First Person: 18 and $40,000 in Debt

by on December 24th, 2010
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I have recently come to the realization that throughout my life l was never taught about credit. Not from my parents, high school, college, or even in business school. Everything that I have learned has been self-taught and recent. I believe that is one of the reasons why I have a dreadful credit score and mounting debt.

When I turned 18 I had already been working for two years at the same place and made a good salary so it was easy to obtain credit. I signed up for every credit card offer that came in the mail and financed two cars, one of which was $20,000. In just a few months that followed my debt had reached $40,000. I was making all of my payments easy enough but I had absolutely no room for error. One missed paycheck would have sent me into a financial spiral down the proverbial toilet. And it did a couple of years later.

After a buyout of the company I was working for in 1999, everyone was let go. It was just one week before I landed another job but that damage was already done. I missed one bill payment, then two, and then the avalanche began. I couldn’t keep up. I tried a strategic voluntary reposition on the cheaper of the two vehicles hoping that it would help, and it did but only briefly. It wasn’t enough to stay afloat.

In the months that followed everything that could go wrong did. My other car was repossessed. And the credit card companies were nagging me for their money and threatening to sue. I stopped paying almost everyone because I just didn’t know what to do. At this point I still didn’t even know what a credit score was.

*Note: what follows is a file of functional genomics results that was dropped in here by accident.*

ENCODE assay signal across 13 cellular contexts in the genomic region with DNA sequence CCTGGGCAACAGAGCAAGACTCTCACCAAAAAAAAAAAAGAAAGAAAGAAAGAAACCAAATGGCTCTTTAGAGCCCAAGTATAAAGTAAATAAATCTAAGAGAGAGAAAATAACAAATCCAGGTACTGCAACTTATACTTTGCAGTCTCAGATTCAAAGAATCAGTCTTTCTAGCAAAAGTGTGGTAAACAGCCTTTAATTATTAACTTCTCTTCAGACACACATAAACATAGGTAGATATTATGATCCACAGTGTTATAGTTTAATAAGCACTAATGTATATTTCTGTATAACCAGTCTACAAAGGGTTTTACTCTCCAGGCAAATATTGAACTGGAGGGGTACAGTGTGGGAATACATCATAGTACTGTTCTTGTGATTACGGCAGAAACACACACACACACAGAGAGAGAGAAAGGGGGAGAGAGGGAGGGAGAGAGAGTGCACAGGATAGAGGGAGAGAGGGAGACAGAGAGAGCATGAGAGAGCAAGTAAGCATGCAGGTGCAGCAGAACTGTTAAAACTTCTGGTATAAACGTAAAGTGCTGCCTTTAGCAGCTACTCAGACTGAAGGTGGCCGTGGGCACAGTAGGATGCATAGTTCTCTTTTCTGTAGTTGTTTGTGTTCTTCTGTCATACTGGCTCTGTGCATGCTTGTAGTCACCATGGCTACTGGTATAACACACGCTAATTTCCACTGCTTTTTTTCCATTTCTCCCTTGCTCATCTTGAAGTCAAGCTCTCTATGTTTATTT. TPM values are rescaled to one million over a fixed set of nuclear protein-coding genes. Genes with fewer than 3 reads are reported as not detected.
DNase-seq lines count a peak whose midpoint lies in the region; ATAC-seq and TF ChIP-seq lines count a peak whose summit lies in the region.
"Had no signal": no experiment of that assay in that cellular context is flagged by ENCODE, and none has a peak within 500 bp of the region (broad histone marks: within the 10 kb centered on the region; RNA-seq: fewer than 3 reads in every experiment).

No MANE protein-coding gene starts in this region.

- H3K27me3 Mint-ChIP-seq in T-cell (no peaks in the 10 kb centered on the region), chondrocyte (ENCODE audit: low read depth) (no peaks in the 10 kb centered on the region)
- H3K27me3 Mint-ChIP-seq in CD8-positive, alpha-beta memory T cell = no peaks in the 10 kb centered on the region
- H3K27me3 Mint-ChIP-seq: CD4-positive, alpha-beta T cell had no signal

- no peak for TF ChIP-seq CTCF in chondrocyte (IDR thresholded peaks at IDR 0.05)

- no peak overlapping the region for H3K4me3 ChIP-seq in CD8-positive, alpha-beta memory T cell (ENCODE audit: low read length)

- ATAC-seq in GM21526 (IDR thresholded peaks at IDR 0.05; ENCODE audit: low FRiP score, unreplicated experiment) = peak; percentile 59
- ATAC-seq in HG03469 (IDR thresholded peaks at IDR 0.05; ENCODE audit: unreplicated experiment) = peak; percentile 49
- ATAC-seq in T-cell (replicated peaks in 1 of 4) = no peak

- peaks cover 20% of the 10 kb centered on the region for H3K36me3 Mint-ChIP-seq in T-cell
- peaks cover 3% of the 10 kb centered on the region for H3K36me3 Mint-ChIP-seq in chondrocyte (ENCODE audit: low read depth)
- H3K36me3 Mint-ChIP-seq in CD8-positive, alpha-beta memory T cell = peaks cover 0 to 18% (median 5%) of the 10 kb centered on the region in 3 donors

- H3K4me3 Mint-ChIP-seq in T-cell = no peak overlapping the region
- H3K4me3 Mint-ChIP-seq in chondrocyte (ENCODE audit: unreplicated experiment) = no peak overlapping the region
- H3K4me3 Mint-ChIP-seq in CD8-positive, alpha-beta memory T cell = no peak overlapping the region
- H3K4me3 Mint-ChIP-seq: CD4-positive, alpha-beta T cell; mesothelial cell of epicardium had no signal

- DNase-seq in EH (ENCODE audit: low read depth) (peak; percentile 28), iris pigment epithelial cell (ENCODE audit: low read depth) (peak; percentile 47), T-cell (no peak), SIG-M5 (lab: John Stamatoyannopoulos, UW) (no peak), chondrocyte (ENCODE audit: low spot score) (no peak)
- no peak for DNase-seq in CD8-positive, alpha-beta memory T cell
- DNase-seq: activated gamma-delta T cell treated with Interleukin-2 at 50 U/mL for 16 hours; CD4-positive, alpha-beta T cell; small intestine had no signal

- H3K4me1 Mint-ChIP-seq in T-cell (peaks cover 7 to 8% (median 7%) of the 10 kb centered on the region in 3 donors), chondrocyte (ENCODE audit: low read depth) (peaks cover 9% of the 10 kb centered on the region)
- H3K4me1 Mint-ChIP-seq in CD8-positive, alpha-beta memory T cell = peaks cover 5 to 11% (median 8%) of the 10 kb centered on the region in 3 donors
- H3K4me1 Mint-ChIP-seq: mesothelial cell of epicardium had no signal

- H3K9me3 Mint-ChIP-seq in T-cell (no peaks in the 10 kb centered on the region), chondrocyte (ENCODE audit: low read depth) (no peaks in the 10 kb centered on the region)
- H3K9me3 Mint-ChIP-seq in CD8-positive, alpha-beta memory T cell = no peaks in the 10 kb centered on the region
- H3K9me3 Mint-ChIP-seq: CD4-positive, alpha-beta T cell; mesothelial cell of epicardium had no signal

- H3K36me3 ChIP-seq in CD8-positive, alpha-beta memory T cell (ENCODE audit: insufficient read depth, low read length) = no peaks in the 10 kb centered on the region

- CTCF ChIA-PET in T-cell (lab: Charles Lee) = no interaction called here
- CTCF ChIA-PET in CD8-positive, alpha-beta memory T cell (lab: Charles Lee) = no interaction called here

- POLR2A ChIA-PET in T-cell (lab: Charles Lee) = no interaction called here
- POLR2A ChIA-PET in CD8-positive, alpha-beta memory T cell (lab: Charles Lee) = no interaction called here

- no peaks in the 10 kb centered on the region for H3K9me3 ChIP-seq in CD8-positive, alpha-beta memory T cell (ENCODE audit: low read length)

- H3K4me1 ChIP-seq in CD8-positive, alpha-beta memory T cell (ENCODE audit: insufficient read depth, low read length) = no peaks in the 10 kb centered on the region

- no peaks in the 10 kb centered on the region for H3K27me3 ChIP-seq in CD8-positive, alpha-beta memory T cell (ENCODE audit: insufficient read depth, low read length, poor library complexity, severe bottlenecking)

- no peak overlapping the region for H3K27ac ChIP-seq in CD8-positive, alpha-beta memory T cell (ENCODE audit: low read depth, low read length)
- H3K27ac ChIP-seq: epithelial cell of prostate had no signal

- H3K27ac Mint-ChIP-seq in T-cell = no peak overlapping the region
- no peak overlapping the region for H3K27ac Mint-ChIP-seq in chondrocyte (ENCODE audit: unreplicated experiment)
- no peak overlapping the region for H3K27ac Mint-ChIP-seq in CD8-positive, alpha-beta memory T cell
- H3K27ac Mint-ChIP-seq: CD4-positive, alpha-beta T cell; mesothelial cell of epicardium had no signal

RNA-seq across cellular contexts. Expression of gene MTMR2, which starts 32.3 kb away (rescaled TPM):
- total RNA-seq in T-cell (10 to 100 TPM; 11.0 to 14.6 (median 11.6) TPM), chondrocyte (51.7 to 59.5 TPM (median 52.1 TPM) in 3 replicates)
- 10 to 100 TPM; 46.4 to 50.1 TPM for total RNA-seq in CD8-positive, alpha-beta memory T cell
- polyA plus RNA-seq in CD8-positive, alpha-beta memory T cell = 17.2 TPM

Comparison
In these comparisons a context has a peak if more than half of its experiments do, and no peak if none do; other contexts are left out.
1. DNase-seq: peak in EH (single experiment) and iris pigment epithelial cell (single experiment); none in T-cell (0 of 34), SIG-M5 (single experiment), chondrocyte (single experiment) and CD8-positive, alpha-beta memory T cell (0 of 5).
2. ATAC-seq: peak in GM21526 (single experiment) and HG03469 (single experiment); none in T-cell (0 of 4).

I hired a lawyer at the ripe age of 20 and went bankrupt. During the bankruptcy I entered college and without even thinking about it signed up for student loans. I started on the same path again without ever knowing what I was getting into, with student loans this time in place of cars and credit cards.

I know if I had a class in high school that taught about credit I would be better off. I believe that it should be mandatory for students in high school to take a course in personal finance, covering credit and not just how to balance a checkbook. Better yet, start teaching about its importance in grade school. At very least, throw it into a freshman orientation class in college.

Now at age 32 I have about $45,000 in student loans and roughly $10,000 in other debt. I have been out of work since 2008 with no signs of improvement. It sounds bad and it is, but I can manage. I’m wiser now and know how to take care of my debts even with being unemployed. I have learned from reading, news, the credit crises, and life that my credit is precious. I wonder how things would have been different if only someone would have said something, anything. For the most part I know what to do now and I will try to teach my future children the same thing so they don’t follow in my oblivious footsteps.


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